AI & Music – Where It Is and Where It Should Go (but probably won’t…)

As a creator and someone that works in technology (beats don’t pay all the bills fam…), I’ve been watching the mash-up of newly emerging AI technology and music closely. Most of what I’ve seen has either been a “fun parlor trick” or downright terrifying. For those following less closely, I wanted to discuss the current state of AI & Music and where I think it should go.

What’s Happening Now?

Generate Music in the Style of… The first time I heard of AI as it relates to music, was a YouTube site where the first few bars of a popular song (ex. Nirvana’s “Teen Spirit”) would be continued by AI. The results weren’t exactly listenable (gibberish lyrics, sound artifacts) but at the same time were better than anything I could have imagined. As technology progresses, I have no doubt in the next few years there will be an app that allows you to plug in any popular artist/theme and generate your own custom song.

PROMPT: Generate a song by the Beatles about the series finale of Stranger Things.

IMO, this is the most dangerous type of AI use within music – being able to replicate an entire artist’s sound, vibe, aesthetic, themes, etc. (and most likely no compensation). I also feel it will lead to a dystopian music scene where everything is regurgitated older music and actual musicians/composers will become less and less relevant.

Vocal Replacement – This is what I refer to as a “parlor trick”. You have heard of the fake Drake song generated by AI or Notorious B.I.G. rapping Raekwon’s verse on the Wu-Tang classic “C.R.E.A.M.“. From what I understand, AI gets trained on an artist’s voice, tone, cadence, inflection, etc. using their accapellas. A “source” verse is fed into AI and it replaces the voice with the trained AI version. This is the lamest use of music related AI (in this context, but more on that later…). I don’t understand the “wow factor” of essentially Biggie doing Wu-Tang karaoke. The fake song variant is even worse, as the original artist (at this time) isn’t being compensated.

Chord/Melody Creation – This is actually one current use I don’t have too much issue with. Creative block is real and getting some foundational music theory help isn’t wrong. There is no difference between watching a YouTube video about Jazz chord progressions vs. asking AI to give you some common voicings. Where I do take issue is artists being lazy and using out of the box musical ideas without adding anything to them. However, these artists will (and have always) existed with or without AI in the mix.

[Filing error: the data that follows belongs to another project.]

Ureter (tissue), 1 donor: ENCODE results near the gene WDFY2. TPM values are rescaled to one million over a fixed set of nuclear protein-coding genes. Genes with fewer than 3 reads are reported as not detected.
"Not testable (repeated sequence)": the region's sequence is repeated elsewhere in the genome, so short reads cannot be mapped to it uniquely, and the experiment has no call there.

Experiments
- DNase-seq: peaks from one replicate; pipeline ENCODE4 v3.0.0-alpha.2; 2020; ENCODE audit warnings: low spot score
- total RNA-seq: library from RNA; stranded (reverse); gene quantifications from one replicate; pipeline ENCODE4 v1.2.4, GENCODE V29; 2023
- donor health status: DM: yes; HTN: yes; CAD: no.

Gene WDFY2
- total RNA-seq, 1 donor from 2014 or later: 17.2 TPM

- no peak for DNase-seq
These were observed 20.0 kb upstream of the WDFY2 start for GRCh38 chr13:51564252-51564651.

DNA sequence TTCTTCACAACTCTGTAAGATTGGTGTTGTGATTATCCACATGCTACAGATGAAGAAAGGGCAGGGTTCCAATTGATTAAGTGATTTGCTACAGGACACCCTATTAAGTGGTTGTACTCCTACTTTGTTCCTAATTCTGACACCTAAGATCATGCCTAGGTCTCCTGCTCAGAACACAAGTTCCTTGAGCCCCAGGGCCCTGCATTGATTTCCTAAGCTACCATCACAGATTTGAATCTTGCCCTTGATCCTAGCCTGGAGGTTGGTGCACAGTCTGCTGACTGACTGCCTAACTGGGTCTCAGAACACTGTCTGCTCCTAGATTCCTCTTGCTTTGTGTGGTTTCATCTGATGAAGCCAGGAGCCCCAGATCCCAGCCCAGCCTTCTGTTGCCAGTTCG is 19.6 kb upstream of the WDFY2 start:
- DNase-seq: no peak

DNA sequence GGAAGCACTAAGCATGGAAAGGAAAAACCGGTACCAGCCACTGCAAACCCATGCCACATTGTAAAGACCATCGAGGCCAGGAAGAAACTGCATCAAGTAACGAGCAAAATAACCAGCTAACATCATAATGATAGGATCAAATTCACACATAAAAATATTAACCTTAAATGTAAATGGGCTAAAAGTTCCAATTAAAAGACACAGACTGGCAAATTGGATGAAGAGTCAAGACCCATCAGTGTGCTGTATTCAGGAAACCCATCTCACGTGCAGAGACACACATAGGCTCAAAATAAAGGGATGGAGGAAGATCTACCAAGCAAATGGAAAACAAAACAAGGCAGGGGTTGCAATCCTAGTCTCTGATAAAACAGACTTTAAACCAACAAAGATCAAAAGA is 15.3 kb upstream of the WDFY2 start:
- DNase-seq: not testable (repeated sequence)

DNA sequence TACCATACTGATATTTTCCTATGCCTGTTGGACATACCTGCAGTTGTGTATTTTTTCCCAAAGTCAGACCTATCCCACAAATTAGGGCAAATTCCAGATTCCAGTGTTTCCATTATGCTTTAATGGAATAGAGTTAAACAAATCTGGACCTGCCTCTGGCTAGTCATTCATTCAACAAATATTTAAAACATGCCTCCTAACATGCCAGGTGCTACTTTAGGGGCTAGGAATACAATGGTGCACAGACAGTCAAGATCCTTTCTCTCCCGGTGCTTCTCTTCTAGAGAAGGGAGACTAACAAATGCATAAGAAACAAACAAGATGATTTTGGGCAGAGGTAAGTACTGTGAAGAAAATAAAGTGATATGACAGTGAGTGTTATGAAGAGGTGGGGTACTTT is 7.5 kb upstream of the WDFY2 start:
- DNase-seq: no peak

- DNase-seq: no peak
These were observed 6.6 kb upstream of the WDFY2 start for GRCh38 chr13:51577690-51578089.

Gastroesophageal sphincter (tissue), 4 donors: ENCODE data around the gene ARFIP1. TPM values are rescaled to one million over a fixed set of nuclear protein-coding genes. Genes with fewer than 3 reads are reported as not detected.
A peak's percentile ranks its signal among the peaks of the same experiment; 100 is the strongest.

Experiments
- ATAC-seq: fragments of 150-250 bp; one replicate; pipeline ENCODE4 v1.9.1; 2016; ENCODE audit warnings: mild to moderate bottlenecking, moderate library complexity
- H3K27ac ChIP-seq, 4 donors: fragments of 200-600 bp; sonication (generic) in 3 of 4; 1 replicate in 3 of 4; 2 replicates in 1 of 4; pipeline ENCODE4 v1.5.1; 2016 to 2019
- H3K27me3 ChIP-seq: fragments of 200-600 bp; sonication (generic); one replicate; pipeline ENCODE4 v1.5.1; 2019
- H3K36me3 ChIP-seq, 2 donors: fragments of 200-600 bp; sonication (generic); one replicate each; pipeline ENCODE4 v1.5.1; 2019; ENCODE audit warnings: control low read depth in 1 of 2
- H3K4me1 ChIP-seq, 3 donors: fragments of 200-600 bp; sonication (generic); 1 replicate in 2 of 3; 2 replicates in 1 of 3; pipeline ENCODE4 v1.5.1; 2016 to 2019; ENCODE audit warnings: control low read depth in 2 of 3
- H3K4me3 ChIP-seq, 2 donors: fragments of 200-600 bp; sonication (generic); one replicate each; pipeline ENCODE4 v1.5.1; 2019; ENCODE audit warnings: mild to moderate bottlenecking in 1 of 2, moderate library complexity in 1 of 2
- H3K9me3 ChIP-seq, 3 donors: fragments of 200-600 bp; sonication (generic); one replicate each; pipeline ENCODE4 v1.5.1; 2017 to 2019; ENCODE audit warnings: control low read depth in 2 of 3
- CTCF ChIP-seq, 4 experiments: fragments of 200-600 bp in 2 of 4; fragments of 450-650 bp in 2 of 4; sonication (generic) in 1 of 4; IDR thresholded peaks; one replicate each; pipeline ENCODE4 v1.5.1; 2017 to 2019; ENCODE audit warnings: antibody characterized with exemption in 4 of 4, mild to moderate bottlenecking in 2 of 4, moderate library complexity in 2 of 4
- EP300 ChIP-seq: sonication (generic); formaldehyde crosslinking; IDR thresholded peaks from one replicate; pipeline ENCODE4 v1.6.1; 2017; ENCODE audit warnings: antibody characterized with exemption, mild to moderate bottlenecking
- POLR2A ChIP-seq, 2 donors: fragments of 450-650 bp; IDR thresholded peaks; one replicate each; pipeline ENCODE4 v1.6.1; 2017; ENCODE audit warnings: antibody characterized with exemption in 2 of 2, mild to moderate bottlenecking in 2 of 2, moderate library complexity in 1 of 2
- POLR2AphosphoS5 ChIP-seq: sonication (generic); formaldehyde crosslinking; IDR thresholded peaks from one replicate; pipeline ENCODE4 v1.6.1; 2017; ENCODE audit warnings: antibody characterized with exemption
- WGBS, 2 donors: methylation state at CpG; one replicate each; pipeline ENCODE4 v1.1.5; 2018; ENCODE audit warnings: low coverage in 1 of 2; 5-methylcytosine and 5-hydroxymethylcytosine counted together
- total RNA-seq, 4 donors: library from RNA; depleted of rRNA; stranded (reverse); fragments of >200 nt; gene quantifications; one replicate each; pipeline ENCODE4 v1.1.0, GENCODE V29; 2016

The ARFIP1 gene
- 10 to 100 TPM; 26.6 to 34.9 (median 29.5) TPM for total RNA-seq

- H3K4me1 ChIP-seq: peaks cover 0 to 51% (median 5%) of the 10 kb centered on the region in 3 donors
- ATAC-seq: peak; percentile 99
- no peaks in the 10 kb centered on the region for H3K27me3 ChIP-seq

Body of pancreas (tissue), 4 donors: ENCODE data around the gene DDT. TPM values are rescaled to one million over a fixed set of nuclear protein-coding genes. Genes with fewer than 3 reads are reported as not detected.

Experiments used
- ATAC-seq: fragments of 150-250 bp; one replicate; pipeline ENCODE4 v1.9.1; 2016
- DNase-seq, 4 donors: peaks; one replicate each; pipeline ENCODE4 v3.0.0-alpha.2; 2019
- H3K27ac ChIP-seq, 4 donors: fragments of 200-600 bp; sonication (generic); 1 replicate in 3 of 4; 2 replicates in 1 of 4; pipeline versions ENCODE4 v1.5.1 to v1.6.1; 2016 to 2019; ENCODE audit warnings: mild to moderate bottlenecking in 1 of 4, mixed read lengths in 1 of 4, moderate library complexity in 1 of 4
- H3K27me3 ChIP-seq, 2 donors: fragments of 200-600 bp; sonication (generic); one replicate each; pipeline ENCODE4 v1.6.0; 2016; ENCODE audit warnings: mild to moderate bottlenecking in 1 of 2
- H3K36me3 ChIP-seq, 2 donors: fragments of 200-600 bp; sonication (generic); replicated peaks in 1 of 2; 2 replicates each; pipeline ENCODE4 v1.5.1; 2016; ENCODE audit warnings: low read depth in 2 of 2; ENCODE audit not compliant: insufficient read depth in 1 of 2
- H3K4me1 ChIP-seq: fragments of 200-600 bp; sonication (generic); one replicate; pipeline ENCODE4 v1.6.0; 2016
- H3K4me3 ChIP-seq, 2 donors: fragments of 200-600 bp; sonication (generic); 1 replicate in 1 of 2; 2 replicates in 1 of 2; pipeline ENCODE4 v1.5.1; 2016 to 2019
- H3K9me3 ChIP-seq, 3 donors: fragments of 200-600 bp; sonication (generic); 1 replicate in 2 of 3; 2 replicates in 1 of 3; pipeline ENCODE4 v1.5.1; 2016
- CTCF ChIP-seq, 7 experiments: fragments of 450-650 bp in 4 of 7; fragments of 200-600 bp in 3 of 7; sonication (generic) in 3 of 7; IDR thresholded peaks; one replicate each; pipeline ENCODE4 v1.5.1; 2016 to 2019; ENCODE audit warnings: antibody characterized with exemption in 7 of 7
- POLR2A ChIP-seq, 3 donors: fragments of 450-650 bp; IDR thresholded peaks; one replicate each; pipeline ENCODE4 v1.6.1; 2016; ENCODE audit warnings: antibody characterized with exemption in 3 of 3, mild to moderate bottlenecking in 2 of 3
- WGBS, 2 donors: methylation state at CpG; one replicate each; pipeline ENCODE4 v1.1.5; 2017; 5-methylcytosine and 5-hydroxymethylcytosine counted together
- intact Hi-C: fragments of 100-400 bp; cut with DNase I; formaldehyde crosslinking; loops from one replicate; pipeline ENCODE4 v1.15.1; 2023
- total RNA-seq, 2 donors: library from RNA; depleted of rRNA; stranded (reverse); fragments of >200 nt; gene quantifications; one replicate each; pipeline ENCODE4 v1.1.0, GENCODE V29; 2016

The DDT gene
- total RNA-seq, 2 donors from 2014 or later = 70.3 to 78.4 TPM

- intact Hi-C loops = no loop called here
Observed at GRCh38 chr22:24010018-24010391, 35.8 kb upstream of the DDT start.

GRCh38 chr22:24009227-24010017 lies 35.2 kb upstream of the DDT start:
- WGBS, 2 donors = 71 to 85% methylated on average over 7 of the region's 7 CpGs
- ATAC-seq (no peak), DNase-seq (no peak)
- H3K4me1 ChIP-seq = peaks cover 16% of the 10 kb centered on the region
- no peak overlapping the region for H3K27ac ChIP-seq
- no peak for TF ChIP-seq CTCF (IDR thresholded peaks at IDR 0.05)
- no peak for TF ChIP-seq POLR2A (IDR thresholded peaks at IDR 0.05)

Where Should it Go?

Mixing – Chill out engineers, I’m not going after you. What I would like to see from AI is direction on how to get a specific sound. For example, I create my song and I want a similar studio sound to 1960’s Motown. If AI is trained properly, it could provide direction such…

Motown vocals are typically between frequencies ### and ###.  Your vocals are in the range of ### and ###.  Consider adding eq to cut frequency in this range.

Motown drums contain reverb at % amount.  Consider adding plate reverb in this  X range.

Vocal Replacement “Hold up, didn’t you just say…” context is key here! When the original artist is involved, I think this type of technology is fine. Look at artists that have had their voices permanently damaged – D.O.C., Beanie Sigel, etc. They could still record their verses with current voices and have it replaced to sound like them prior to damage.

Restoration – This is another one. Generally I’m not a fan of “Re-mastered” music, but I could see AI being used to restore old, damaged recordings and demos. For example, I imagine what the Wu-Tang demos would sound like if AI replaced the verses with clearer vocals and removed tape hiss.

Why It Probably Won’t Happen

Money – that’s it and pretty sure we all know it. I foresee a new licensing model where artists can grant permission to use their vocals etc. to generate new songs. Albums sales and streams won’t make money – licensing your voice will.

Record Labels will also create entirely new artists with auto-generated songs. They can feed AI with every hit song ever created to get a generic “hit formula”.

Eventually, new artists will only create music as a hobby and AI will have no new music to learn from. Music will become one homogeneous genre of perfectly quantized drums, proven chord progressions/melodies, and lyrics geared to appealing to the largest amount of people.

Or maybe I’m all doom and gloom and wrong :shrug: